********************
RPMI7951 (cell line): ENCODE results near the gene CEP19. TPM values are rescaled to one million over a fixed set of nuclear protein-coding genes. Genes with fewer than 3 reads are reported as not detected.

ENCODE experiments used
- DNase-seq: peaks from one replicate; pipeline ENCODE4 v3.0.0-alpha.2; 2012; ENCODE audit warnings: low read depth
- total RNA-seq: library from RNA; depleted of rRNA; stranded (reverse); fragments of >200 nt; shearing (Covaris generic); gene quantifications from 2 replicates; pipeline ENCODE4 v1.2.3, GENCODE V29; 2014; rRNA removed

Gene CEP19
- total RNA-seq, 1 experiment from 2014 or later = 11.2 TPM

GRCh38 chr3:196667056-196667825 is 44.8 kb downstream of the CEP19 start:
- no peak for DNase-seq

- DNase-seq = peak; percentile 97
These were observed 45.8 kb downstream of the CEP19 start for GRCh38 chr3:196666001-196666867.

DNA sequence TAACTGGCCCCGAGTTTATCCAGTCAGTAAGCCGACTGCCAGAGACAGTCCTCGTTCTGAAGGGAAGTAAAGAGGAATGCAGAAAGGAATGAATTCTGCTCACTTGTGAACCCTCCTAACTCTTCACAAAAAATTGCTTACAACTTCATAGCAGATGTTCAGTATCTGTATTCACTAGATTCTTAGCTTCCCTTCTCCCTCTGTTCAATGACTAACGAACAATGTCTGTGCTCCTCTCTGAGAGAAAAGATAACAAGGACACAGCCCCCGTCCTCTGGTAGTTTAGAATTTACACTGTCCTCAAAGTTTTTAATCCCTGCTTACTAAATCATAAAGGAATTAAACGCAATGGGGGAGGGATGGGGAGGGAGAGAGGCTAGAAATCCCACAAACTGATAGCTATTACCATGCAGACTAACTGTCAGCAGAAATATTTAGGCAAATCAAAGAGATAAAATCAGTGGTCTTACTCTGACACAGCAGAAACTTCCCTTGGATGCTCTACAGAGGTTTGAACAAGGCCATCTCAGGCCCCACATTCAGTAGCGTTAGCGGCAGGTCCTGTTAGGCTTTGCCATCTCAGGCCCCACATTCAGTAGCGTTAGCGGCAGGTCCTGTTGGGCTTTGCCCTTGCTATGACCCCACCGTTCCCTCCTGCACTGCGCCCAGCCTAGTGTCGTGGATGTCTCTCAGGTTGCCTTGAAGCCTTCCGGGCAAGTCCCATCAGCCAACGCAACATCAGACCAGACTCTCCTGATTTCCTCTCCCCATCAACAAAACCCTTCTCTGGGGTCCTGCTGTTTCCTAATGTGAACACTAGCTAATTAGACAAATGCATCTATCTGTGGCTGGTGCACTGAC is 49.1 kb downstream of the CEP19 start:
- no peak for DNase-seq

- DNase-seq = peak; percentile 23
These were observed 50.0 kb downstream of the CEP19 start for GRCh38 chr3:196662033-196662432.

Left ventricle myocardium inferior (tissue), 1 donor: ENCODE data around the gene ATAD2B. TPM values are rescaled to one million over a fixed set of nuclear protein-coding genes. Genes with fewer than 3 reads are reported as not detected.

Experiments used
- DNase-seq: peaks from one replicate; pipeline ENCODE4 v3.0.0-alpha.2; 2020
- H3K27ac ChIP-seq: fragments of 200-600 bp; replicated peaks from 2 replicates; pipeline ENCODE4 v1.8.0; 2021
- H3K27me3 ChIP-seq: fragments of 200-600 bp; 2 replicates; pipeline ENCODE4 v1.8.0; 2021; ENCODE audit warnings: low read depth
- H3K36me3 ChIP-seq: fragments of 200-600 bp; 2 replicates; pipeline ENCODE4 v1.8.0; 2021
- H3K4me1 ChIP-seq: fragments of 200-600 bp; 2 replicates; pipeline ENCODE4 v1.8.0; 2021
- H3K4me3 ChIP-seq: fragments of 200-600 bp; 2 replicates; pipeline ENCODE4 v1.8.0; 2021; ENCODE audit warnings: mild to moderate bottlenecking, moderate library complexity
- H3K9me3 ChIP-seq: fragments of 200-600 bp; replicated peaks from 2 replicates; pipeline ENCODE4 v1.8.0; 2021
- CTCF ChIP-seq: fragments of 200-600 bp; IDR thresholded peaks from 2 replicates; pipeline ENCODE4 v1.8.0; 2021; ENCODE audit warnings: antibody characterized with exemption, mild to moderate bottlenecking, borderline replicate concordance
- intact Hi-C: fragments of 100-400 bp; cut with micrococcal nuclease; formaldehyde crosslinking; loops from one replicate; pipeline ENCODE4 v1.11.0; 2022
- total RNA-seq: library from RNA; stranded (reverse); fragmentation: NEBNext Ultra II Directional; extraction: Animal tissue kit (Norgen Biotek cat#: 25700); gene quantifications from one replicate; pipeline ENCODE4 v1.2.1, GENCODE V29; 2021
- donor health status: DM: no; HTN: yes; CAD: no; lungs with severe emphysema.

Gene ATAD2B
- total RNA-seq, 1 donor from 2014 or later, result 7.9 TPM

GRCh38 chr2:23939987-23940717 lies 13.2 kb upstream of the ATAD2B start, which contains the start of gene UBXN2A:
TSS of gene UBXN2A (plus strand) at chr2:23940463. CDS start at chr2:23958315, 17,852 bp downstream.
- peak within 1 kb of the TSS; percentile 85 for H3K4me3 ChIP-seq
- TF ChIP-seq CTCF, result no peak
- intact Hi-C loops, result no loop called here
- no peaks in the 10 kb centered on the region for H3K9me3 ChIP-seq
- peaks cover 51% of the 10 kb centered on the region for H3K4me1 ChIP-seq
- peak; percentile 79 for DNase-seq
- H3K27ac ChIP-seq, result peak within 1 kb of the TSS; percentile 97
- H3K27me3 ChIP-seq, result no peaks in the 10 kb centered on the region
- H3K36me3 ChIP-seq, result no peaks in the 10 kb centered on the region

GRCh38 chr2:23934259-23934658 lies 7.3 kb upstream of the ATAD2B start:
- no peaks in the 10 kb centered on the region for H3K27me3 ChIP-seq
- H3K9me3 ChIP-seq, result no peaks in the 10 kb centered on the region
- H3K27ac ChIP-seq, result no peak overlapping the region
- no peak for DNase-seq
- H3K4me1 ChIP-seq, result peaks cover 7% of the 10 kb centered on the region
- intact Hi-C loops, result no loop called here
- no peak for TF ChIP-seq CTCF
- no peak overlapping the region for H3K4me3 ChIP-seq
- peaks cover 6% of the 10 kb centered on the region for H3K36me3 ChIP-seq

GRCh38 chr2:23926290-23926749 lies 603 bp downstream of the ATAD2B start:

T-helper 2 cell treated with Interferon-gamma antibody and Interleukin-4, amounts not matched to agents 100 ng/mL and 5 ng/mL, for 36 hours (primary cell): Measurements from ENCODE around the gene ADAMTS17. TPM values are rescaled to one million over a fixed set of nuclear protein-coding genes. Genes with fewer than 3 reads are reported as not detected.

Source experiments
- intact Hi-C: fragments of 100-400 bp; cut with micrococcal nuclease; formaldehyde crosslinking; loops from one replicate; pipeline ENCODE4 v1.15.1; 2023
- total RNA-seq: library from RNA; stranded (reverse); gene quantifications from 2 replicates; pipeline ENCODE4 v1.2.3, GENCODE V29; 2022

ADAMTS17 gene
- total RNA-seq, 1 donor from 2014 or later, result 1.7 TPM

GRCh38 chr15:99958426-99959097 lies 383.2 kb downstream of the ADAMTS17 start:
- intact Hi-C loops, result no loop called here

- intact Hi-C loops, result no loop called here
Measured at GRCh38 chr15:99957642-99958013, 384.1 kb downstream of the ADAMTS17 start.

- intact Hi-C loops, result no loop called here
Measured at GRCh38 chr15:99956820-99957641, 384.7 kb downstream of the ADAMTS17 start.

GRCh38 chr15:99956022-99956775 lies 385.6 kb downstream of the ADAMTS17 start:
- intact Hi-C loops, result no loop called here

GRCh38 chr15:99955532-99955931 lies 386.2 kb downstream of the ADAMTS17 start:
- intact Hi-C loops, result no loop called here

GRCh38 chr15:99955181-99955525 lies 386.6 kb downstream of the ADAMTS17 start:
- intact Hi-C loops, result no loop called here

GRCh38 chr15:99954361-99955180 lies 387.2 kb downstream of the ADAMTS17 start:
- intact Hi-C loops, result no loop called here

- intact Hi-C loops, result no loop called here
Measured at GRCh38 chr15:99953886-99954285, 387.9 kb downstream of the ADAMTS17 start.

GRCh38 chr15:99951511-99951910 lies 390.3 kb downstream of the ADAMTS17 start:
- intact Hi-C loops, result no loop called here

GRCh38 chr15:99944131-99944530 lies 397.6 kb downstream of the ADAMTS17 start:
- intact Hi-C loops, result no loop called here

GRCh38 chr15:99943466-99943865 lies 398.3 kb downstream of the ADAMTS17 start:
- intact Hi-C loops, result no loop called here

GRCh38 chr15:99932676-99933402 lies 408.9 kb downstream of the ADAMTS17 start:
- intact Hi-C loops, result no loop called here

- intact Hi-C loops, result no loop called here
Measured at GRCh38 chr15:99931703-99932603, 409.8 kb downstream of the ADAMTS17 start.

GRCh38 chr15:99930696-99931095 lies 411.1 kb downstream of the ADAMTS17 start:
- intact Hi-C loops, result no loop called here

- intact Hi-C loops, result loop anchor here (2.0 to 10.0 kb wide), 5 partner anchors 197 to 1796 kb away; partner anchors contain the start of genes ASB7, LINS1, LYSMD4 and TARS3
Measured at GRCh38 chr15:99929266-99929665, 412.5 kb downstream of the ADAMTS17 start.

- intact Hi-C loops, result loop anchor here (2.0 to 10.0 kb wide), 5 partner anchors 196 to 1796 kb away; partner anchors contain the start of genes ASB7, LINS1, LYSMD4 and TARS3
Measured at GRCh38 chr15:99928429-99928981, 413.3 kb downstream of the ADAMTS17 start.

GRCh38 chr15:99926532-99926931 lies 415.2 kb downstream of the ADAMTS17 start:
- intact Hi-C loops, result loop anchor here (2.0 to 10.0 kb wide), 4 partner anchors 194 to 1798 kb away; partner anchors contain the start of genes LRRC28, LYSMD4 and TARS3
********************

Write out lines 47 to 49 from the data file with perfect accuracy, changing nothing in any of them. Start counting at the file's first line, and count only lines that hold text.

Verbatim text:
- intact Hi-C loops, result no loop called here
- no peak for TF ChIP-seq CTCF
- no peak overlapping the region for H3K4me3 ChIP-seq